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© 2016

Resources, Services and Risks

How Can Data Observatories Bridge The Science-Policy Divide in Environmental Governance?

Book

Part of the SpringerBriefs in Environmental Science book series (BRIEFSENVIRONMENTAL)

Table of contents

  1. Front Matter
    Pages i-xii
  2. Mathew Kurian, Reza Ardakanian, Linda Gonçalves Veiga, Kristin Meyer
    Pages 1-3
  3. Mathew Kurian, Reza Ardakanian, Linda Gonçalves Veiga, Kristin Meyer
    Pages 5-30
  4. Mathew Kurian, Reza Ardakanian, Linda Gonçalves Veiga, Kristin Meyer
    Pages 31-49
  5. Mathew Kurian, Reza Ardakanian, Linda Gonçalves Veiga, Kristin Meyer
    Pages 51-75
  6. Mathew Kurian, Reza Ardakanian, Linda Gonçalves Veiga, Kristin Meyer
    Pages E1-E1

About this book

Introduction

This book discusses the role of observatories in supporting evidence-based decision-making. The book focuses on issues of data accessibility, monitoring frameworks and governance processes with regard to environmental resources – water, soil and waste. This publication highlights challenges related to policy-implementation measures and examines current monitoring approaches, and illustrates how the UNU-FLORES Nexus Observatory seeks to overcome concerns related to data, monitoring and governance of water, soil and waste resources. In particular, given that extreme weather events such as droughts and floods are predicted to become more frequent in the future, it discusses the need for improved hazard risk monitoring. It proposes risk indices for drought and floods, which measure exposure and vulnerability to the phenomena through a multitude of bio-physical, socio-economic and institutional indicators. Furthermore, the potential for using openly accessible data made available through observatories in decision-making aimed at improving food security is also discussed. It acknowledges governments as key players in environmental resource management, and recognizes that decentralization reforms, as well as the emergence of information and communication technologies, have significantly changed the role of governments in promoting sustainable development. The book is particularly relevant for decision-makers, donor agencies, practitioners and students with an interest in environmental management who are also keen followers of discussions on the post-2015 monitoring agenda.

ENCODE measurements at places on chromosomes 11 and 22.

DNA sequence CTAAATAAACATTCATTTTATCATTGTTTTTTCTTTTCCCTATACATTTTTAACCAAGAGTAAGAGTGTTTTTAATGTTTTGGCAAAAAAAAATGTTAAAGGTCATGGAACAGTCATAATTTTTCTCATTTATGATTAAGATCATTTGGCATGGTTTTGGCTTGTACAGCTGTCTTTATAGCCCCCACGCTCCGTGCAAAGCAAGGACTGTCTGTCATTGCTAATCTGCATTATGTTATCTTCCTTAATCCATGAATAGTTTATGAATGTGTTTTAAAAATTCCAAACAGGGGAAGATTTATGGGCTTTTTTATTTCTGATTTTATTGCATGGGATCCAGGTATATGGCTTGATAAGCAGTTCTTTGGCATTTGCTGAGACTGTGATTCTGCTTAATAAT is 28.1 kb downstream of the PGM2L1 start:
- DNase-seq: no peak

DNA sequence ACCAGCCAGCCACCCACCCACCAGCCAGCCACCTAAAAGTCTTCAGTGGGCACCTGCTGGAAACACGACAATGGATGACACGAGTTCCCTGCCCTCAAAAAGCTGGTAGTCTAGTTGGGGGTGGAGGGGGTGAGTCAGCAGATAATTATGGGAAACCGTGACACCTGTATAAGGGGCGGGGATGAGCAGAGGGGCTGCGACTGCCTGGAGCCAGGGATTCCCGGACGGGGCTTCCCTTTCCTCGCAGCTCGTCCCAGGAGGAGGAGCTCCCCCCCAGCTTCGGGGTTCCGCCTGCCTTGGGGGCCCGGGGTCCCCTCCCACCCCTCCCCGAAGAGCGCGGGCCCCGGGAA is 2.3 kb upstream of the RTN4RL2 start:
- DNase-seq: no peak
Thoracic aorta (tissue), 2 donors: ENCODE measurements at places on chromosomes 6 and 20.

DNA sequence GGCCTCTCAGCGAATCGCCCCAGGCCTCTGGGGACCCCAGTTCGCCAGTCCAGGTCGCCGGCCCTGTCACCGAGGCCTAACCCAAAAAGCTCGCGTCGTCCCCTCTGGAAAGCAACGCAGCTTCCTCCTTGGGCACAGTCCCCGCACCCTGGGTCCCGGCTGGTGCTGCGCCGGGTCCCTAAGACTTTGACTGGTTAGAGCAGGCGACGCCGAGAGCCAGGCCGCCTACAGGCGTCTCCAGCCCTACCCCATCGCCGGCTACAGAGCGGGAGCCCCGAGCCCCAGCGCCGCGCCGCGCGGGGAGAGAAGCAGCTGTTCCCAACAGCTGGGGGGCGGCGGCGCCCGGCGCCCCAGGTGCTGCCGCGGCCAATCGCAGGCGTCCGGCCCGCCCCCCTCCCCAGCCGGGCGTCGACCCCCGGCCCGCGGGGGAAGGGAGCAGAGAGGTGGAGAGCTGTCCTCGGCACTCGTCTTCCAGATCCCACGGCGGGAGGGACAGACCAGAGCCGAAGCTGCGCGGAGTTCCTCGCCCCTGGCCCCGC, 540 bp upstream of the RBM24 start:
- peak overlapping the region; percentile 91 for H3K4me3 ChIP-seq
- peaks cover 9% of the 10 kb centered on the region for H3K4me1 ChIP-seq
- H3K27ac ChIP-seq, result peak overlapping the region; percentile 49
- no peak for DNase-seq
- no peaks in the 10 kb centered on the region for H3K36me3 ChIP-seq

Keywords

Decentralization reforms Environmental resource management Food security improvement Improved hazard risk monitoring Natural disaster risk management Nexus Observatory Water point mapping

Authors and affiliations

  1. 1.UNU-FLORESDresdenGermany
  2. 2.United Nations University Institute forDresdenGermany
  3. 3.School of Economics and Management and NUniversity of MinhoBragaPortugal
  4. 4.UNU-FLORESDresdenGermany

About the authors

Prof. Dr. Reza Ardakanian is the Founding Director of United Nations University Institute for Integrated Management of Material Fluxes and of Resources (UNU-FLORES^ry of Interior (1987–1989).